Some people are calling it the ‘February Surprise’. Some are now fretting after they get some unexpected news from the IRS. Tax filing is well underway.
Some people say they aren’t getting as much money back, but others say they have to pay Uncle Sam.
Dr. Brett Bueltel, an Assistant Professor of Accounting at USI, is here to talk about tax reform and what’s been happening this tax season with returns.
Brad Byrd: Welcome to In-Depth. Some people are calling it the ‘February Surprise’. Some are now fretting after they get some unexpected news from the IRS. Tax filing is well underway.
Some folks who’ve always looked forward to a refund from Uncle Sam and expecting an event larger return this year are shocked and downright made.
Tax reform legislation passed in Washington, and it’s now prompting a simple question: What happened to my refund?
I’m joined tonight by Dr. Brett Bueltel, an assistant Professor of Accounting at the University of Southern Indiana, to sort this out.
Perception is reality for a lot of folks, most taxpayers probably thought they were in for somewhat of a windfall this year, what happened?
Dr. Brett Bueltel: Yes, and I think rightfully so, taxpayers are a little concerned at this time of year, but they’re always anxious, are they gonna get that refund? And how much are we gonna owe? And they’re getting all their documents together, so rightfully so they can be a little anxious about that. But I’d caution them to make sure they’re going through the tax law, understanding all the deductions and all the changes before they come to conclusions. Like is this going to negatively impact me? There are a lot of reports out there about possible smaller refunds and there’s a lot of different variables that contribute to that. It’s very early in tax season, for one, to make a conclusion about how this is going to impact the tax payer population as a whole. Also, there’s a 35-day government shutdown that just happened that could impact possible filing and holdups and getting returns processed. So, that’s another consideration, but also the withholding in 2018 were changed and I think that has a significant amount impact in what’s happening now.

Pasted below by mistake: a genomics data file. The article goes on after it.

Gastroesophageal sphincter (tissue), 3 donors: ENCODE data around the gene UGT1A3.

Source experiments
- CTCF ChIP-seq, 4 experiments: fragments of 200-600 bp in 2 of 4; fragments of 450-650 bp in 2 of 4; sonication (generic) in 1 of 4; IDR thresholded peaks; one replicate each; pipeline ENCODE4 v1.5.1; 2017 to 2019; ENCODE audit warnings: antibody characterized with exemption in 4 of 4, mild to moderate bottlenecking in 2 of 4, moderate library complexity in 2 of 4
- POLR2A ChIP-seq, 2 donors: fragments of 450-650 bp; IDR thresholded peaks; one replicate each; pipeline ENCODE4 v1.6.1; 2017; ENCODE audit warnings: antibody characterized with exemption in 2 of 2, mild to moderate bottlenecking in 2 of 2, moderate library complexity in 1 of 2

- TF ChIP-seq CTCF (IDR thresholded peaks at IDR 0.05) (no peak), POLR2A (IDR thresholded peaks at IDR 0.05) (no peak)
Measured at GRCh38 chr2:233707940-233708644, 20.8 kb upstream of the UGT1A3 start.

Brad Byrd: And it was basically a situation where at least through reports in the mainstream media, that this was going to simplify matters, but it appears as though a lot of people are still very confused through all this.
Dr. Brett Bueltel: Yea, tax is never an easy subject and tax laws, one of the goals was to simplify things and I think the increased standard deduction was one of those things they tried to pass to make sure that it was simpler. So, with the increased standard deduction going from $12,700 for married filing joint going up to $24,000, that would limit the amount of people itemizing. So, because you’re not itemizing, it was supposed to make it a little simpler, but tax is a very complex subject and anytime a massive change like this happens it could make things a little more complicated for tax payers because they’re so used to doing things under the old law.
Brad Byrd: And it is complicated, but sometimes I know the media is criticized because it appears, we’re in the headline’s society today – Twitter and Facebook – really digging in as far as the numbers are concerned. Say if you do owe, what do you do at this point? Because I’ve heard withholding has a lot to do with this.